Sunspun Fine Yarns


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Things to See & Make

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Source: Lamington Drive

To look and find

The walls at Lamington Drive have been transformed into pages from Beci Orpin’s latest book, Find Me a Castle. The look-and-find exhibition will be on until 5 September 2015, and looks to be great fun for kids small and not-so-small. At 101A Sackville Street, Collingwood.

To make (i)

Isabell Kraemer’s Reagan has to be the prettiest cardigan we’ve seen in a while, and best of all, it’s one of those that you can flip and wear upside-down. The pattern calls for a wool–cotton yarn, which makes the finished garment perfect for layering. Start now, and you can wear it on spring days and cool summer nights. Reagan

To make (ii)

Our interest in allover patterning continues, and Melanie Berg’s Threshold ticks all those sweater boxes: top town, seamless, boat neck, a subtle criss-cross design, drop-shoulder construction and a boxy cut. One to make if you look forward to many evenings of purely meditative knitting.

Threshold

To lift you up

Do you use moodboards? They are a particularly effective tool for when you’re looking to expand your colour and design horizons. Tanis Fiber Arts posts hers every Monday. Whether you’re looking for a lift, or a touch of simple beauty as you go about your day, there’s something to suit every, um, mood.

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Source: Tanis Fiber Arts

To hatalong

Fringe Hatalongs are becoming a bit of a thing now (Amy made the Hermaness Worsted), and the latest project is just up if you want to join in. This time, the project is based on colourwork. The pattern uses between 80 and 125 metres of a main colour and 14–20 metres of a contrast colour in worsted-weight wool. (Cascade would work well.)

To applaud

Debbie Bliss, well known internationally for her amazing yarns and designs has been awarded an MBE for her services in knitting and craft in the recent Queen’s birthday honours list. It is so inspiring to see knitting and the crafts make the headlines, and Debbie’s work thus acknowledged!

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Two Cultures

As someone who both knits and crochets, it’s been a little surprising to learn recently of the so-called ‘divide’ between those who knit and those who crochet. Who knew?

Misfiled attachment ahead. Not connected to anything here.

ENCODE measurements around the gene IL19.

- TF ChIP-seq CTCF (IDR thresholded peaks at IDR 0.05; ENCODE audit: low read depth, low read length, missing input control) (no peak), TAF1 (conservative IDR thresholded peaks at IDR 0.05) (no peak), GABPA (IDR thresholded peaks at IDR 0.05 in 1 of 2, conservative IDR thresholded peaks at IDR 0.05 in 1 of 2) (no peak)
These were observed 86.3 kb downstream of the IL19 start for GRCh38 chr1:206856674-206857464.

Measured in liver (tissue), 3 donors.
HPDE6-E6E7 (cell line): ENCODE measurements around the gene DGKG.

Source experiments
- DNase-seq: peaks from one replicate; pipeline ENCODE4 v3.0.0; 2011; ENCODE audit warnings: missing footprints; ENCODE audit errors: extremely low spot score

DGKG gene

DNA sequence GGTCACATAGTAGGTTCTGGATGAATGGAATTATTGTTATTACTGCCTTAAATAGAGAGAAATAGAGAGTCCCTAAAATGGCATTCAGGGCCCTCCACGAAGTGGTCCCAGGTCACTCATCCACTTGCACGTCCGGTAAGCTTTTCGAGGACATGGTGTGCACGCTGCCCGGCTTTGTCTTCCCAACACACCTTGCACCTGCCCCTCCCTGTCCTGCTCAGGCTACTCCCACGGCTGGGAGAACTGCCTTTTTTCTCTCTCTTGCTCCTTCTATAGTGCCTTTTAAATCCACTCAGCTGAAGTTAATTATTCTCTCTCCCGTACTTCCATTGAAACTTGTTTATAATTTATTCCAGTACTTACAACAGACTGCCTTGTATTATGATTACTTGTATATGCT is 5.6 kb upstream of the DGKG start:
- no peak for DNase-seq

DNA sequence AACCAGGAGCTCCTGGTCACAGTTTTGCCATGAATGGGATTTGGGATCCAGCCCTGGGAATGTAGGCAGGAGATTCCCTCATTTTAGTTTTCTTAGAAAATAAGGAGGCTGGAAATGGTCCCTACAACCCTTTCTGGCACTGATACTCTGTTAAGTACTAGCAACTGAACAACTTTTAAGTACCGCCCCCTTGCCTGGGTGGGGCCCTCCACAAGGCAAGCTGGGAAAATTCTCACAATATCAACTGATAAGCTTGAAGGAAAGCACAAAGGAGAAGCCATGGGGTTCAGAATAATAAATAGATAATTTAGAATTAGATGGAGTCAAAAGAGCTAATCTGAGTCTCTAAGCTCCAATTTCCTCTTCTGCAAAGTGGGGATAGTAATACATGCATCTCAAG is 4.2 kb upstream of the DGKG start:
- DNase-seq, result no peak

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When this grows up, it’ll be a rainbow blanket. Pattern based on the Ridge & Furrow Scarf

The two cultures question came up because my four-year-old niece asked me to make her a rainbow blanket. Easy, I thought, granny squares, here I come: it’s modular, I can tuck a square in here and there, and after a few hundred of them, we’ll be done.

Then I started planning, and realised that I may just have to … knit this blanket. Which led me to wonder, what considerations do people take into account when choosing to knit or crochet something?

If you are new to the needle arts, many people say crochet is easier to pick up, since it uses only a hook, and you have to manage one stitch/loop at any one time. Just know that crochet uses a bit more yarn than knitting in basic stocking or garter stitch. (Here’s a test that someone’s done, if these things interest you.)

Knitting can feel unwieldy until you get the hang of it, and therefore frustrating – who hasn’t encountered twisted and dropped stitches, wrong stitch counts, slippery yarn that won’t stay on, and so on. Plus, beyond knitting needles of the right size, you often need needles of the right length as well for the job at hand.

My decision to knit came about primarily because I wanted to use stash yarn, and there wasn’t enough of every rainbow-ish colour in 8 ply. I did have all the colours that made up the rainbow, but of different tones and hues.

The other consideration was weight: the granny-square blankets we have are quite heavy, compared to the knitted ones, and the fabric much sturdier. I wanted something softer that draped.

What I knit and crochet fall into very clear categories. I crochet in summer when it’s too hot to have a growing pile of something on my lap, and when I feel a need for instant gratification, so it’s mainly toys and homewares – not surprising, since sturdiness is a necessary and desired quality for all those items. And I always crochet for school-fete goods such as little bowls, brooches, jewellery, mandalas, small colourful items and Christmas snowflakes.